Occasionally (very occasionally) a slight (very slight) snicker boils to the surface of this otherwise deplorably inept comedy about unhappy, 30-something losers (including "SNL" alum Will Ferrell) trying to recapture their youth by belatedly starting a college fraternity. But a few cheap laughs can't begin to make up for the movie's structureless script, feeble direction and half-hearted yet ham-fisted acting.

"Dickie Roberts: Former Child Star"
Another ill-conceived mish-mash of puerile humor and disingenuous sap from Sandler's Happy Madison production company, starring snarky, one-note "SNL"-offcast David Spade -- perfectly cast as a Hollywood has-been -- who barely even tries to create a character beyond being his tactless, uncouth self.


"Final Destination 2"
Aside from inventing absurdly elaborate and gory new ways of doing in the victims of its unseen supernatural menace, this is just another 100 minutes of proof that the people who make horror movies couldn't care less about acting ability, dialogue or common sense -- right down to the idiotically obligatory, sequel-baiting it's-not-over-yet finale.

Thick with mold-breaking potential that goes completely unexplored, this "Matrix"-aping action-horror flick about a war between Goth-fashioned vampires and headbanger werewolves exhausts every trite and tired facet of monster folklore while tripping over the remnants of a romantic subplot clumsily left on the cutting room floor.

A discombobulated, pretentious, psycho-sexual excursion into a cold-blooded, under-the-table world of 21st century corporate porn, this self-important indie features a score by art-punk band Sonic Youth that really captures the film's essence: It's deliberately abrasive, rapidly pulsing electronic black noise designed to put the viewer on edge but ultimately signifies nothing.


"Dark Blue"
This one-dimensional, well-worn police corruption drama has had all its grittiness over-rehearsed and Hollywood high-glossed right out of it -- and has such a tenuous grip on reality that even though it takes place during the worst hours of the Rodney King riots in Los Angeles, the script places half the movie's LAPD characters at a simultaneous promotion ceremony as if these cops have nothing better to do.

When even dynamic, charismatic Samuel L. Jackson seems bored on screen, you know your action movie is a lifeless failure. This assemble-the-team super-cop movie, in which it never even occurs to the heroes to shoot out the tires of a bad guy's car, is long on testosterone but short on everything else -- there isn't even mention of a plot until the half-way mark.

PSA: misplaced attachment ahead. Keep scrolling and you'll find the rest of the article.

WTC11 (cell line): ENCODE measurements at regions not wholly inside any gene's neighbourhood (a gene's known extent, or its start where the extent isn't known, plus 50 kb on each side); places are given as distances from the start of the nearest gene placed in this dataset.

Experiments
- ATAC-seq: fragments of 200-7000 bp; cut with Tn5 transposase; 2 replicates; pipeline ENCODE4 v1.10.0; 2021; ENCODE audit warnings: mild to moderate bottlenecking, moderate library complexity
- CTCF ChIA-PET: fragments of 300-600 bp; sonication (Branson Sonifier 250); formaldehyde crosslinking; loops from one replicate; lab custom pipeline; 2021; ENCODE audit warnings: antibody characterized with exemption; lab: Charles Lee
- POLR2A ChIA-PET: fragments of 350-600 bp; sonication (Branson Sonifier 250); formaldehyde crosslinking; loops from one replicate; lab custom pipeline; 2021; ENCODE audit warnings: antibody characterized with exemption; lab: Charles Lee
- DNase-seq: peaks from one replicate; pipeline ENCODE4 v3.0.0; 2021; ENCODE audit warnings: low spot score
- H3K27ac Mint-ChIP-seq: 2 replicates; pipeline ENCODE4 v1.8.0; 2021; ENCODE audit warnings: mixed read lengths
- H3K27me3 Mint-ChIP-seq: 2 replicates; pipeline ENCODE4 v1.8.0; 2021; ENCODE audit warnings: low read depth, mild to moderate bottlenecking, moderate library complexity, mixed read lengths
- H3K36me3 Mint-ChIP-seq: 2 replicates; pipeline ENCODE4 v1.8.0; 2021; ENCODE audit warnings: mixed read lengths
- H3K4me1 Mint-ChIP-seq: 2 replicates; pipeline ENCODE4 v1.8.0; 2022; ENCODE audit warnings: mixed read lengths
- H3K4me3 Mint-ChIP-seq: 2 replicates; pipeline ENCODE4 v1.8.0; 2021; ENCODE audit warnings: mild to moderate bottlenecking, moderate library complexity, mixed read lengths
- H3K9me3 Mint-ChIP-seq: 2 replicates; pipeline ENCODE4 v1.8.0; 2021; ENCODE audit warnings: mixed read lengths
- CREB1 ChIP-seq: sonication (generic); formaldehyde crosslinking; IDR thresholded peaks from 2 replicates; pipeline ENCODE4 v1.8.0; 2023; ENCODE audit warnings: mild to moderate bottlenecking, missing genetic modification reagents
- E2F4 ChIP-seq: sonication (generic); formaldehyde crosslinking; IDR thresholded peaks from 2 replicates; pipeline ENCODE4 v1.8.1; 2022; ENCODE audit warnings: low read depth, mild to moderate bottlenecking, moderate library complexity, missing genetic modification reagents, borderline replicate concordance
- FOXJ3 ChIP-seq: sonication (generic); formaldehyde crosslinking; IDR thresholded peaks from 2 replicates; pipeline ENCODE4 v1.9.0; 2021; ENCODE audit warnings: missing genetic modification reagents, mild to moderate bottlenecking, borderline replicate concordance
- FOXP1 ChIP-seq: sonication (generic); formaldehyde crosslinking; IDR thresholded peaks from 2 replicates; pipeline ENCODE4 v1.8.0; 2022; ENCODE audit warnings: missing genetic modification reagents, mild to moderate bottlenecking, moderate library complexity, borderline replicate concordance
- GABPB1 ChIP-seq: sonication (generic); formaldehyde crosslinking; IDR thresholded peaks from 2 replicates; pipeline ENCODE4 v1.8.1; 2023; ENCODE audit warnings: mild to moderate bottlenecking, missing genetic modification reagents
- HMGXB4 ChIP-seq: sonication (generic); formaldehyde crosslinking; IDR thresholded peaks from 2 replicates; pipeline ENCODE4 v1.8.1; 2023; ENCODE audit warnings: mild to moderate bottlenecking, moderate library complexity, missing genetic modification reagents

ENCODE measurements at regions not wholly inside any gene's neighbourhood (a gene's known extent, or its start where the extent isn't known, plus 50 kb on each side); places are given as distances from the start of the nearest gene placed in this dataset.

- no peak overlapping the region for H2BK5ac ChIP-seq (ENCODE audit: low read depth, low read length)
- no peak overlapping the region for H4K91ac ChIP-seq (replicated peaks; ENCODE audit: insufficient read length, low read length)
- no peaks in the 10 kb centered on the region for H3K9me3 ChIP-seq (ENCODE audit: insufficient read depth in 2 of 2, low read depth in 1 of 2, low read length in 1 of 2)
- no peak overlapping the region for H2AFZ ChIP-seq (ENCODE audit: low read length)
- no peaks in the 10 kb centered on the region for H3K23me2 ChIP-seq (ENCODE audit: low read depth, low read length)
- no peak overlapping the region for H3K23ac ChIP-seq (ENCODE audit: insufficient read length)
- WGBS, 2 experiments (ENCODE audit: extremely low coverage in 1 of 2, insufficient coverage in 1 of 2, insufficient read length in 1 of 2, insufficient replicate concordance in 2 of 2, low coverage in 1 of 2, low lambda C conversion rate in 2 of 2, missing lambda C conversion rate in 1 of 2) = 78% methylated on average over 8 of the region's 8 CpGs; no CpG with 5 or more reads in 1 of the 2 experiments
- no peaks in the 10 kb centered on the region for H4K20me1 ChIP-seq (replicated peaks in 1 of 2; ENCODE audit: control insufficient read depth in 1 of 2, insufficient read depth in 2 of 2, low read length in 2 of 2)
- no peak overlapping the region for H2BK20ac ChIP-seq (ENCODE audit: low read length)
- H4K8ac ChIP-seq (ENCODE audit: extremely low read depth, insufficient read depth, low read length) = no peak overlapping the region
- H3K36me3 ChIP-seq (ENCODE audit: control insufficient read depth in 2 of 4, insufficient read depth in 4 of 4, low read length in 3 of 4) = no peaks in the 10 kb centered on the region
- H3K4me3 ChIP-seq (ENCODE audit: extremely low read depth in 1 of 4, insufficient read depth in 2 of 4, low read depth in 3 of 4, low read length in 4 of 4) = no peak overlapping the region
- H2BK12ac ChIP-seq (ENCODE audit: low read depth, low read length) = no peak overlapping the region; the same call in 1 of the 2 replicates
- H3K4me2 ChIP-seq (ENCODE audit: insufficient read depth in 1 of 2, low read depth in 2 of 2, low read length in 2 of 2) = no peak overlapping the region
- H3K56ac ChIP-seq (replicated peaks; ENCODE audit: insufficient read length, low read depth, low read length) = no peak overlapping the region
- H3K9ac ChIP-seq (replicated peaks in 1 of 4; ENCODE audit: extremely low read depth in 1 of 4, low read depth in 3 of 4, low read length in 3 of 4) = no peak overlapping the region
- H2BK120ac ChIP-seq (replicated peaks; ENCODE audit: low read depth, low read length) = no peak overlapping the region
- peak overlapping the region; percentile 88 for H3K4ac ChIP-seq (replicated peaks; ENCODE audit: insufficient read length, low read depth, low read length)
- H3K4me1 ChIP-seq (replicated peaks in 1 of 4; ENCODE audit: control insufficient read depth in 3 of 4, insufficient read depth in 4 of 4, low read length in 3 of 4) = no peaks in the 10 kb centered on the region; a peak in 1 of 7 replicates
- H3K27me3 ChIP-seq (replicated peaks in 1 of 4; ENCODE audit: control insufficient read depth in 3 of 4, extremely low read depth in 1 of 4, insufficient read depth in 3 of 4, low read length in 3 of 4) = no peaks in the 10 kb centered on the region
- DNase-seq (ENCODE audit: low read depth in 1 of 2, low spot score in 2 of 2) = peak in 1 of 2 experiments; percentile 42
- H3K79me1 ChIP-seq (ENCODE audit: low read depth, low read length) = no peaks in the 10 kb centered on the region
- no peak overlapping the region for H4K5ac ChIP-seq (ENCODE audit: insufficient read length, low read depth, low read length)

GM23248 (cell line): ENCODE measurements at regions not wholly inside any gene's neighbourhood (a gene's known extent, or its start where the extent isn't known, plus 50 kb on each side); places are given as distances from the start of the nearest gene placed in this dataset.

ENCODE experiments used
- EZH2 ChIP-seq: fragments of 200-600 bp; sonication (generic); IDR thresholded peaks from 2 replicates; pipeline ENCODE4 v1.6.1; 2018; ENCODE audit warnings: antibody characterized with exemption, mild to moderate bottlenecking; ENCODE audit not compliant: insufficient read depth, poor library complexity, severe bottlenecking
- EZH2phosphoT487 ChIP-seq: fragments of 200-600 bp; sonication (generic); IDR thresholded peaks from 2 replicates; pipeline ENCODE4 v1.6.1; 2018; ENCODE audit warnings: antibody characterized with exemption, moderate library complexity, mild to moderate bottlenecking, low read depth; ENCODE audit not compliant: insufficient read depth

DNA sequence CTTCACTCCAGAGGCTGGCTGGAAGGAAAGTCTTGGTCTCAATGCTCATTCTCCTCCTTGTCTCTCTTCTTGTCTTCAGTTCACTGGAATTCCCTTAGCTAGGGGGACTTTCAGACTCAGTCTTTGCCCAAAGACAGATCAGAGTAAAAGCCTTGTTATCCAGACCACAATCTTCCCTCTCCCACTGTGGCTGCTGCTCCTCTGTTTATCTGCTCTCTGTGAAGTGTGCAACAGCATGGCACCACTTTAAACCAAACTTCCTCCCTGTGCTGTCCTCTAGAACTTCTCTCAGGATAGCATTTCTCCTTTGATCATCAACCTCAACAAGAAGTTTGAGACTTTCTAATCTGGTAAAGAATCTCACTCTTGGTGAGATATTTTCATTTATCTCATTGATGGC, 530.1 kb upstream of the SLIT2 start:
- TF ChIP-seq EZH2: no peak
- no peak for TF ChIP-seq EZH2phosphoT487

"National Security"
Inept security guard Martin Lawrence employs his hyperactive, increasingly embarrassing ghetto clown routine to drive odd-couple patrol partner Steve Zahn to vein-popping frustration. Car chases and shoot-outs ensue, all taking place near stocks of flammable 55-gallon drums, which explode in slow-motion at the slightest provocation.


Easy-on-the-eyes, thin-on-the-talent Jessica Alba is an indomitable, candy-sexy Bronx babe who becomes a music-video choreographer with ridiculous ease, turns down a director's demand for sex, gets black-listed, then realizes what's really important in life is opening a neighborhood dance studio to help street kids avoid the thug life. All together now: Oh, brother!

"Legally Blonde 2: Red, White and Blonde"
After using her coincidentally convenient knowledge of hair care products to acquit a murder suspect in "Legally Blonde," one-dimensionally ditzy Harvard Law grad Elle Woods (Reese Witherspoon) becomes a naively sanguine congressional aide for this insipid sequel -- and once again her dumb luck masquerades as unsuspected smarts.

"View From the Top"
To the endless soundtrack of grating girl-empowerment country music ditties, Gwyneth Paltrow crash-lands this inept and lifeless comedy about a white-trash dingbat who dreams of a "glamorous" life as a flight attendant.


"The Core"
A band of good-looking scientists and astronauts plan to set off a nuke in the center of the Earth to restart the dying molten core. Shopworn characters and ignorant physics seem right at home in a feeble plot -- basically "Armageddon" going down instead of up -- with Grand-Canyon-sized gaffes in common sense.

A silly cybersexual fantasy hinged on the fetishistic sci-fi gimmick of replicant women who need sperm to survive, this bargain-basement indie isn't much better than what it sounds like -- a porn spoof.


And in an uncatagorizable class of bad-beyond-description calamities, let us not forget (or better yet, please do let us forget) "Gigli," in which supposedly lesbian hit-woman Jennifer Lopez demands oral pleasure from Ben Affleck with the line, "Turkey time! Gobble, gobble!"; "Boat Trip," in which Cuba Gooding Jr. set out on a cruise ship of vulgar gay stereotypes to learn an insincere tolerance lesson in the last 30 seconds; the skateboard movie "Grind," which was basically "Blue Crush" without awesome surfing footage, beautiful girls in bikinis or anything else worth watching; and the uncalled-for prequel "Dumb & Dumberer: When Harold Met Lloyd," in which even the closing-credit bloopers and out-takes are flatliners.

Here's hoping next year's list is shorter!